It’s just that control seems oh so intoxicating to the fourth-year Notre Dame head football coach -- from the way the media asks their questions to which schools an exiled player can’t transfer to. And giving control up, in his area of expertise no less, has to sting.
He has already admitted as much, in fact.
In the most pivotal spring the Notre Dame football program has seen in the post-Lou Holtz Era (1997-present), Weis’ handing the offensive reigns over to heretofore-muted offensive coordinator Mike Haywood is just part of the makeover Weis hopes is a natural evolutionary step forward and not just some cruel, painful ritual that won’t work in his world.
There are many other moves being made as well, even cosmetic ones that relate to image -- Weis’ image.
On March 26, the first day of ND’s spring practice session, the kinder/gentler/supposedly-more-approachable Weis will be unveiled to the college football world, but don’t expect him to be an open book. And don’t expect a complete flip -- a g-rated, let’s-take-a-vote-on-this approach, either.
Years one and two of the Weis regime showed the limits of just how much autocratic rule was enough. Year three showed what happens when it goes to excess. Not that the team wasn’t young last season, not that it shouldn’t have been a transition year. But the 3-9 bottom line, and all the statistical ugliness that came with it, was compounded by a coach who ignored his own growing pains.
He’s not ignoring them now. And he knows he can’t afford to. The 2008 season will define him.
It will either set the stage for a run at the national title in 2009 or it will consume him.
Here then are the five hot issues of the spring, beyond Weis’ transformation, that will lay the groundwork for how the ’08 season might unfold:
The Sophomore Minx: Quarterback Jimmy Clausen spent his freshman year wowing observers with poise, toughness and stretches of mechanical and statistical beauty. He still ended up outside the top 100 nationally in passing efficiency, just as predecessor Brady Quinn did as a freshman, and Clausen had the distinction of quarterbacking the nation’s worst offense among the 119 schools in the Bowl Subdivision.
The nation grieved for those hurt, killed and affected by the Boston Marathon bombings. After one of the suspects was caught on Friday — following a day-long lockdown and manhunt — sports returned to Boston over the weekend.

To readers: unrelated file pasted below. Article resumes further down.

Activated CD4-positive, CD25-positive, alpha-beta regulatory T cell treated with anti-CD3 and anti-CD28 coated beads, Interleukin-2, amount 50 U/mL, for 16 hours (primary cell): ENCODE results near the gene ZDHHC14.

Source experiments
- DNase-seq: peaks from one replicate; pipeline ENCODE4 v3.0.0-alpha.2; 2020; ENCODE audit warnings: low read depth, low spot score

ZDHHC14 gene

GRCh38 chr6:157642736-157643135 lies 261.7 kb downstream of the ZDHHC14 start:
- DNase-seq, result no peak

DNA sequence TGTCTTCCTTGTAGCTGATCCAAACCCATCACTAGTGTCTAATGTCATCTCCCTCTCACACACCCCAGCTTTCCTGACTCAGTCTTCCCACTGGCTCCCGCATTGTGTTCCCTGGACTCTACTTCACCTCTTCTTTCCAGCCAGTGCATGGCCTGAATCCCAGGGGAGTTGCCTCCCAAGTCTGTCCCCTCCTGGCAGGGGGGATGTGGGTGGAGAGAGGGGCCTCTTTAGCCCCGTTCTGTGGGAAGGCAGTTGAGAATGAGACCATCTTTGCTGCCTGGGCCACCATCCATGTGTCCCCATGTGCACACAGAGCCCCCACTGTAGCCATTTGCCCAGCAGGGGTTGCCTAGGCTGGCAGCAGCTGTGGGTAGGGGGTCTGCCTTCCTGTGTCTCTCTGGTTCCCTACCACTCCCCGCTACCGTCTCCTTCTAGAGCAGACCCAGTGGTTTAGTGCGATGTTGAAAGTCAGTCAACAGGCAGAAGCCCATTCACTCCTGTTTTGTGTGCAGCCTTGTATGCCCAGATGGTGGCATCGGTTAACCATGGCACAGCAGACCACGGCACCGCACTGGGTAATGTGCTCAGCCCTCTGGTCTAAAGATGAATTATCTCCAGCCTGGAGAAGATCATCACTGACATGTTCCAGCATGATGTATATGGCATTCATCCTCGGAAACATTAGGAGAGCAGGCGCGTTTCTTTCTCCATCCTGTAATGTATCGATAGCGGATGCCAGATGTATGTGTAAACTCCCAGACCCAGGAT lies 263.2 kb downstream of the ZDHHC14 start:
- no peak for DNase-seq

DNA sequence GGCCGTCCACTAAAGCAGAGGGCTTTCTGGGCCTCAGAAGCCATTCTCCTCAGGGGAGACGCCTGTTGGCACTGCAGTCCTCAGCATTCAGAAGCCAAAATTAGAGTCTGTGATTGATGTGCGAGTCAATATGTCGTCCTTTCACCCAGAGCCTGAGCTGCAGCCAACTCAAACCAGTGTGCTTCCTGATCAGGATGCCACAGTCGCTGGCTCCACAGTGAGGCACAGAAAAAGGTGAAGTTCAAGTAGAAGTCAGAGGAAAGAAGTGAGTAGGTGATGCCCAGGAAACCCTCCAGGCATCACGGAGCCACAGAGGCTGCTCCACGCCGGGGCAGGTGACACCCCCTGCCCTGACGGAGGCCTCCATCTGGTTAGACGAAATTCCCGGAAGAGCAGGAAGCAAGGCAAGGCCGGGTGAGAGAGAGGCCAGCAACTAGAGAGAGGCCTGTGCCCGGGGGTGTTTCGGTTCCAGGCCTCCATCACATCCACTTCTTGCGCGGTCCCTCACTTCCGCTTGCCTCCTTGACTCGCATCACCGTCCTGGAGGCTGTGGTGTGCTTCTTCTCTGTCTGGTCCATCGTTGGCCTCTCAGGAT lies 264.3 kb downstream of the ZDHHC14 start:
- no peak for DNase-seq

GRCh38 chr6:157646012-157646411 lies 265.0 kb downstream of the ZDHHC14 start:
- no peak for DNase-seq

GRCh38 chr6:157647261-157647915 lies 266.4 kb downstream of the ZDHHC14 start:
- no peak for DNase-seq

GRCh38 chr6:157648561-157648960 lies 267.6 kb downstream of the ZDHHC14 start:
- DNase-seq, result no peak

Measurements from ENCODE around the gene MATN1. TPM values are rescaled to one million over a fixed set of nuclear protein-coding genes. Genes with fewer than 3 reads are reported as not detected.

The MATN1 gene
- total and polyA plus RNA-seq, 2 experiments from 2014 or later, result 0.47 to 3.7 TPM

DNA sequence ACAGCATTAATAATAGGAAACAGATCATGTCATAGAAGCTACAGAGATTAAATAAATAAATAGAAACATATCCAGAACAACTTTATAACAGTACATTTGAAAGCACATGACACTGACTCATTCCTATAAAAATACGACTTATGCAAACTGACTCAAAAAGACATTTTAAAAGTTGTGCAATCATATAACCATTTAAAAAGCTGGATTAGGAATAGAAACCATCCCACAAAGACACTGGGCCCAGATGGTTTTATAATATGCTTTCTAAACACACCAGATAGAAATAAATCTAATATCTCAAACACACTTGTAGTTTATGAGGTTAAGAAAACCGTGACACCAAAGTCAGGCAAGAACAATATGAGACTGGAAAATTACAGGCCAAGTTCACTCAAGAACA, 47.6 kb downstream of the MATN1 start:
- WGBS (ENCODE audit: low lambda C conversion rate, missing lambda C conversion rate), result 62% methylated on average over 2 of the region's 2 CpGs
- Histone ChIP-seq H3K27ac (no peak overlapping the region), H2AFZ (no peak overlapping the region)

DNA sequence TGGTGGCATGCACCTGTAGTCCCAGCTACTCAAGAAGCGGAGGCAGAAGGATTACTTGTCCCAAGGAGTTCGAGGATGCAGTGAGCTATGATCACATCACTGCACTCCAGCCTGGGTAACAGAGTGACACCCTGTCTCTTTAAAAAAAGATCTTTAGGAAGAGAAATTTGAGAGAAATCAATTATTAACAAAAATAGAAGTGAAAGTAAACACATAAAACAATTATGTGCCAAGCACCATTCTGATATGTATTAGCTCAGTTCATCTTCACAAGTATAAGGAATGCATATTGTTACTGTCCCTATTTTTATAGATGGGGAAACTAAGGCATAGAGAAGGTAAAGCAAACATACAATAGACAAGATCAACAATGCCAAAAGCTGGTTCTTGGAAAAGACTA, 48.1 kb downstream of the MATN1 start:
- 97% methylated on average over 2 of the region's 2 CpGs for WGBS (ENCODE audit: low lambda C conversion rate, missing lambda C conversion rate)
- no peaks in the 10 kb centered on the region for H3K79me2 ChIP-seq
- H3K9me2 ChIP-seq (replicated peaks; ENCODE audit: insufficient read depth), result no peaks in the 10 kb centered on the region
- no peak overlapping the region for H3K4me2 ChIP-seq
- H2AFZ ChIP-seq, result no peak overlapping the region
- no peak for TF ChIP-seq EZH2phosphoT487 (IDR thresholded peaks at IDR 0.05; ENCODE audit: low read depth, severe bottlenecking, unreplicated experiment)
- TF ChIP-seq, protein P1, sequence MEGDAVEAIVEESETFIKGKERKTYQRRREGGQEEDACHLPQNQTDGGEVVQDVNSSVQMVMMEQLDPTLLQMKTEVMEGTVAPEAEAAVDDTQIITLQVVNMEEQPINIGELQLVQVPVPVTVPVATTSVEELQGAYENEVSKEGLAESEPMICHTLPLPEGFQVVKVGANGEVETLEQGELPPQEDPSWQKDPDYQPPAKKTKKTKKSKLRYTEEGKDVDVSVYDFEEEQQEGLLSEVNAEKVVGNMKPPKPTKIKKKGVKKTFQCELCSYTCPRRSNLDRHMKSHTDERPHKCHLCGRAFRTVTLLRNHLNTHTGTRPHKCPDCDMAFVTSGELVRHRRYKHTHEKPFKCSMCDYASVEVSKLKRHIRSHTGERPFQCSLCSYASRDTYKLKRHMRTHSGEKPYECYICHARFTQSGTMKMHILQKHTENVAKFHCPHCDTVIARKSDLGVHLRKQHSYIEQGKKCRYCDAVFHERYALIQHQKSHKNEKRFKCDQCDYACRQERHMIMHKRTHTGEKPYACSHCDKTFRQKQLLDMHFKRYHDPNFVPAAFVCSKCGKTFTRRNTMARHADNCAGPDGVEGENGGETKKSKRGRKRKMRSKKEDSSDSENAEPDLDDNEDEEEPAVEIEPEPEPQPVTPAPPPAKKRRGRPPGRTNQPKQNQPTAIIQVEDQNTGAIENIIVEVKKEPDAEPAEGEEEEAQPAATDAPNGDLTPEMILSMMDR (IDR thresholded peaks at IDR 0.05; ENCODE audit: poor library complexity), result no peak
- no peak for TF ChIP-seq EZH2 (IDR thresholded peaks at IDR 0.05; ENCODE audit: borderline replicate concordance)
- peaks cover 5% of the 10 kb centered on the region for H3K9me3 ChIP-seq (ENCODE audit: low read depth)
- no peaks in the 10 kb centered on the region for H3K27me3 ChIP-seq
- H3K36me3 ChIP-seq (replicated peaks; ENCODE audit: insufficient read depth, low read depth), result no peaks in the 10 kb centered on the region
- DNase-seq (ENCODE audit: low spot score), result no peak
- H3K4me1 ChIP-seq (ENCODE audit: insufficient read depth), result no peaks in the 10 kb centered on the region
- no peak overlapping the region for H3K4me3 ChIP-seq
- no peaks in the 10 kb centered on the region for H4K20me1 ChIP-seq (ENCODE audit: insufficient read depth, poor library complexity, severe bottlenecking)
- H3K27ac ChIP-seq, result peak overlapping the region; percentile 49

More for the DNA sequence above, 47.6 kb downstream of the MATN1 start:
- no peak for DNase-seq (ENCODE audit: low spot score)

What Clausen must show this spring and next fall is less fragility physically. He was finally able to hunker down in the weight room this winter, something he couldn’t do last offseason. He must also show he is the team’s leader of choice and not by default.
Senior-to-be Evan Sharpley’s baseball career is taking off this spring (.400 batting average), and football won’t be his primary focus this time. Third option Dayne Crist, like Clausen another breathtaking prospect from California, has the maturity to get into the mix in the fall as a true freshman, but Weis knows Crist may benefit from being a bystander in 2008.
That leaves Clausen largely to push himself. Clausen has to be as durable as Quinn was and Clausen has to be as clearly tied to Weis’ destiny as any player has been coupled to an Irish coach since perhaps Tim Brown in Holtz’s early years.
Getting defensive: Notre Dame’s front seven will be extremely young and extremely athletic all at the same time. Look for plenty of freshmen in the two-deeps come fall, but what about this spring?
It’ll be time to uncover some surprises -- or find out just how heavily the Irish will be depending on those freshmen in the fall. Junior-to-be Kallen Wade and rising sophomore Emeka Nwankwo are two of the more intriguing defensive-line projects. Junior Toryan Smith is overdue to make a statement at inside linebacker.
The good news is a strong, deep and fast secondary comes of age, though departing safety Tom Zbikowski will be missed. That secondary is finally evolved enough to let defensive coordinator Corwin Brown take a few more chances up front with pressure.
Maybe the most significant addition this offseason wasn’t in the recruiting class, but in the coaching staff. Assistant head coach/defense Jon Tenuta, most recently the defensive coordinator at Georgia Tech, is the kind of assistant that can impact a program immediately and significantly -- just as Brown did last year.
CFT: The Detroit Lions are expected to own and operate their own bowl game at Ford Field, starting play in 2014, according to a report by ESPN.
HARRISBURG, Pa. (AP) - Former Penn State President Graham Spanier is asking a county judge to throw out criminal charges accusing him of helping to cover up abuse allegations against former assistant football coach Jerry Sandusky.
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HBO Real Sports: Bill O'Brien
Penn State football coach and 2012 National Coach of the Year shares the challenges in turning around a program shattered by scandal. Real Sports premieres Tuesday, May 21 at 10 p.m. ET/PT on HBO.
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